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Maryland’s election night performance panned, defended

Maryland Elections Administrator Linda Lamone. (File Photo)

Maryland Elections Administrator Linda Lamone. (File Photo)

ANNAPOLIS — Election night was a week ago, but problems at polling places around the state drew the attention of members of the Board of Public Works Wednesday.

General election night “glitches” in several counties delayed the timely release of results. Some on the three-member board Wednesday expressed concern and in some cases outright irritation as they sought answers from Maryland Elections Administrator Linda Lamone.

Comptroller Peter Franchot called the attention from national television networks “humiliating” as reporters noted on election night that Maryland still had not posted results.

“Every year during an election something like this is happening,” said Franchot, speaking directly to Lamone. “I feel like we’re living in Florida. Really, this is not acceptable.”

Lamone was at the board meeting in support of a $6 million contract for a service that recruits temporary elections support staff. That board ultimately approved that contract but not before spending 20 minutes focusing on election night concerns.

Franchot’s comments drew swift criticism from Treasurer Nancy Kopp who could be heard saying, “Oh, come on.”

Franchot called for Lamone “to make some heads roll somewhere, somehow, so someone feels as if there is accountability.”

The 2018 election came off mostly without a hitch last week at the vast majority of the roughly 2,000 polling places across the state.

Still, when polls closed at 8 p.m. results were slow to post both on the state elections website and local boards of election sites while voting continued at polling places in Baltimore, Charles, Montgomery and Prince George’s counties.

“It was my decision,” said Lamone. “I made it. I take responsibility for it. I instructed all the local boards to hold the early voting results until after I released the results. Some did and some didn’t.”

Delays in Prince George’s County appeared to be the worst, with as many as three dozen polling places staying open late, according to Lamone. Of those, FT Evans Elementary school in Clinton stayed open the latest as elections officials scrambled for additional ballots.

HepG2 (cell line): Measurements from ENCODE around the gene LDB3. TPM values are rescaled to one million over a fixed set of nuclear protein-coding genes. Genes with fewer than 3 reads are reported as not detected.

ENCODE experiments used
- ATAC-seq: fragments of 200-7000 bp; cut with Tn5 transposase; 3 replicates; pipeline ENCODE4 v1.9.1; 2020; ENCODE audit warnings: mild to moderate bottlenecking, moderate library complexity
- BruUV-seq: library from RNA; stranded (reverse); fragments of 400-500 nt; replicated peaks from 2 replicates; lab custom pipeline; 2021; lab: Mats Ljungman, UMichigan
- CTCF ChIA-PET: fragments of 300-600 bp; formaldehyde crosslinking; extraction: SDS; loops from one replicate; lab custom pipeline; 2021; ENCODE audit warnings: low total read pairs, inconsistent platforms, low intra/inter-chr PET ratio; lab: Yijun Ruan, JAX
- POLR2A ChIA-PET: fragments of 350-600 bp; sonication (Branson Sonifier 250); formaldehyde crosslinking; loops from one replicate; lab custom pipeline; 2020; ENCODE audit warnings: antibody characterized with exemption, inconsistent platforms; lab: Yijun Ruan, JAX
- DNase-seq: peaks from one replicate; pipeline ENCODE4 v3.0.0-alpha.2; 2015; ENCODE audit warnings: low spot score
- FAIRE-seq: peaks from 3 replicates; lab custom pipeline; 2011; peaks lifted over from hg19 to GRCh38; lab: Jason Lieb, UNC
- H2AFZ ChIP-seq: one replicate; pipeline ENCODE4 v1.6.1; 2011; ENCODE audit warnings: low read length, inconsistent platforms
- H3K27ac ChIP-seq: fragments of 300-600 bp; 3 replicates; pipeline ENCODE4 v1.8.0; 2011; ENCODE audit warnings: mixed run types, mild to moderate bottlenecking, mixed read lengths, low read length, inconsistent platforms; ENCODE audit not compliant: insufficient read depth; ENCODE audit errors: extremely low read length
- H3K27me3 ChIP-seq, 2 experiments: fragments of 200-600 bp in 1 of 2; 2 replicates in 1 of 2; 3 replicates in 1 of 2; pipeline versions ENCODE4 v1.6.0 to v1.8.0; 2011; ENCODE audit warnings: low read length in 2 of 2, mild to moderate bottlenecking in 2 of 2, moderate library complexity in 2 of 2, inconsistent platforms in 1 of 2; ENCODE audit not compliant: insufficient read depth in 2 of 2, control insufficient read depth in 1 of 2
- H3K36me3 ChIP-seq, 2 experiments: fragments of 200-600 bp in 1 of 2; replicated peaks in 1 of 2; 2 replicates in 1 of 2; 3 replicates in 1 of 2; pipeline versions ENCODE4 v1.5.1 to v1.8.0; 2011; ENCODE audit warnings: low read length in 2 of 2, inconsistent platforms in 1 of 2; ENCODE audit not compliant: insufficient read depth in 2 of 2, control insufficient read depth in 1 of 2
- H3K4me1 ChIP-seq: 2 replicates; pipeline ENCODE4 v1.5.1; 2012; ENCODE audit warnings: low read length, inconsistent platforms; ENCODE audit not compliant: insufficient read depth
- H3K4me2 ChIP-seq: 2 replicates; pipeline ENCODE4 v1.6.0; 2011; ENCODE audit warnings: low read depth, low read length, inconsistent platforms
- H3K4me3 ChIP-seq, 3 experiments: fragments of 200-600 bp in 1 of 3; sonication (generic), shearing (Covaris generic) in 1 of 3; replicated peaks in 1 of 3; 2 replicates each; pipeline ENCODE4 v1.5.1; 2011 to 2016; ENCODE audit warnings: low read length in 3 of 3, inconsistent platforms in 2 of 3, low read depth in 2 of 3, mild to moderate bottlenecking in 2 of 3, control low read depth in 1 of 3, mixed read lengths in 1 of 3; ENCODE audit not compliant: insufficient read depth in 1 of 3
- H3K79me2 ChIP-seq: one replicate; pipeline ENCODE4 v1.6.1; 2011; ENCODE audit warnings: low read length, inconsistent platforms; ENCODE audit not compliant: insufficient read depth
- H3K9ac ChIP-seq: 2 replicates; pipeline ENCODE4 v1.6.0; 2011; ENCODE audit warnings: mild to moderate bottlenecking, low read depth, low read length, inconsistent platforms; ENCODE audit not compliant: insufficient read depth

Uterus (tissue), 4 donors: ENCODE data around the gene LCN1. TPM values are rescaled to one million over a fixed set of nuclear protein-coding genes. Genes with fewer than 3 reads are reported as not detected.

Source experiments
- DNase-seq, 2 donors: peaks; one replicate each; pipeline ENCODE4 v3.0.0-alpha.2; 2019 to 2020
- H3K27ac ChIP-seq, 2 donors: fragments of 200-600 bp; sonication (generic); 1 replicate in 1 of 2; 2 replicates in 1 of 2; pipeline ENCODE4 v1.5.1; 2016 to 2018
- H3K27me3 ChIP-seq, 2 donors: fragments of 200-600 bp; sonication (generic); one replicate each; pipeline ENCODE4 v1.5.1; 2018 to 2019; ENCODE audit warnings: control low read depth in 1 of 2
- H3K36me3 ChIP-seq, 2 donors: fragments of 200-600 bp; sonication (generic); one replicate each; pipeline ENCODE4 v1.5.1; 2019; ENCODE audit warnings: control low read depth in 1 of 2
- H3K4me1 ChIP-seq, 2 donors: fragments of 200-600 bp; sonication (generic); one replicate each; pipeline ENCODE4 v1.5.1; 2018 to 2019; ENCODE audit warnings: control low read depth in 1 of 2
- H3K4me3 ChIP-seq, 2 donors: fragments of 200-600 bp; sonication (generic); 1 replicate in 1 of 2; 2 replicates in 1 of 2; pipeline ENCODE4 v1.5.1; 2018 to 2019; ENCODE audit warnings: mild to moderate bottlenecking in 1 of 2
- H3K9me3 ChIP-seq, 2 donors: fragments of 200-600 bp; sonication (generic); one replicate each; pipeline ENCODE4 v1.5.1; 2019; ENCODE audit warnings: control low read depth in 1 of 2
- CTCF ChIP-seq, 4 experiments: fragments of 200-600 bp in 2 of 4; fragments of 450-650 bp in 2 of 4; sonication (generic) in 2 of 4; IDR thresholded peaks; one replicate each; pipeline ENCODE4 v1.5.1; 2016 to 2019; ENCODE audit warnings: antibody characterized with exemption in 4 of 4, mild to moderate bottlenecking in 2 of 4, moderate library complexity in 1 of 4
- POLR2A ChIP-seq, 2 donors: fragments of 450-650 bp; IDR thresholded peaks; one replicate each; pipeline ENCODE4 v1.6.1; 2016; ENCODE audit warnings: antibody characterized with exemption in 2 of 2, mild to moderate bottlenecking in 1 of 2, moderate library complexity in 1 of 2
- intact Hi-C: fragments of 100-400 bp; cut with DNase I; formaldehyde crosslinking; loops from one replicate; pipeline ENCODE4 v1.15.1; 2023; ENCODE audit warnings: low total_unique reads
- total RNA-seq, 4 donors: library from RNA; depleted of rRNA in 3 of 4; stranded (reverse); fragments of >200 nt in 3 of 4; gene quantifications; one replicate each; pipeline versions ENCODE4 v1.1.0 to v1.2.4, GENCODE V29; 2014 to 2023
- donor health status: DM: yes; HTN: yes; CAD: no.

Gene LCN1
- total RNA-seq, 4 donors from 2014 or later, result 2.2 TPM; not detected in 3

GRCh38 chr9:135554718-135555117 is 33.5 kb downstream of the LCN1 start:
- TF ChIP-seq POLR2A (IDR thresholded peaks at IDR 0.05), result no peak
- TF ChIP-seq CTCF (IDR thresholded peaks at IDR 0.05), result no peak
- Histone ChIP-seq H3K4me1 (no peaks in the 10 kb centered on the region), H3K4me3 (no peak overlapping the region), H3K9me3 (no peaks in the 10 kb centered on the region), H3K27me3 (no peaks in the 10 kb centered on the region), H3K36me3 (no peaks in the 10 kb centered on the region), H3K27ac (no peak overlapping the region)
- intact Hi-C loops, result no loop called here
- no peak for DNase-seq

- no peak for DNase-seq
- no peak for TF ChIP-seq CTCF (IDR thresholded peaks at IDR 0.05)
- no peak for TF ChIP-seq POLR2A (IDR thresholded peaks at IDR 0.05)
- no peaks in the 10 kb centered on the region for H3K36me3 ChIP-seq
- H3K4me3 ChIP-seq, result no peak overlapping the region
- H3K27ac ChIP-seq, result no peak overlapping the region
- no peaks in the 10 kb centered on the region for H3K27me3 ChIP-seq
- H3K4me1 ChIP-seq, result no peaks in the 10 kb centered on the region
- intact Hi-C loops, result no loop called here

“It’s very strange because in … FT Evans Elementary School, there’s only 540 voters assigned to that polling place,” said Lamone. “Only 144 of them showed up but there was a gap of 45 minutes where they weren’t voting any paper ballots. They had run out of ballots, and we’re trying to figure out why. Did they have lot of people spoil their ballots so they had to reissue them and if that hadn’t happened they’d probably have enough ballots? We simply don’t know the answer yet.”

Elections officials can track the use of scanning machines at the individual polling places. Lamone said the scanner at the elementary school shows that at one point it had not been used for 45 minutes. Statewide, only about a dozen machines were reported to have problems.

“We don’t know what exactly happened in Prince George’s County yet. We’re still trying to gather the information because they’re still canvassing ballots and they’re busy,” said Lamone.

Lamone promised a report on the election later this year.

Kopp, while noting some problems, said overall the election went well.

“This was a very smooth election,” said Kopp. “Not at all, I believe, like Florida or Georgia and not like some we’ve had in the past.”

Kopp said there are always problems and that elections officials should find them and fix them.

“That’s exactly why we never fix these problems, because everything is just, ‘Oh, it’s just fine. It isn’t fine,” Franchot said. “The fact that there aren’t enough ballots at a polling place is completely unacceptable.”

Lamone agreed but said she doesn’t have the authority to fire people at local elections boards.

While the polls remained open, most local boards and the state delayed the posting of results. Baltimore County was an exception and posted early voting tabulations and left them up.

Soon, national television networks and the Associated Press began calling races, including the contest for the state’s next governor.

“There’s some confusion about what took place and why some polls didn’t close until two hours later,” said Lt. Gov. Boyd Rutherford, who chaired the board meeting in place of Gov. Larry Hogan. “There was some confusion in terms of the release of results where counties were releasing results but we weren’t getting state results and the networks were looking kind of strange getting information from different places.”

Lamone expressed frustration with the networks, calling it “inappropriate to release the results of the election while people are still voting.”

 


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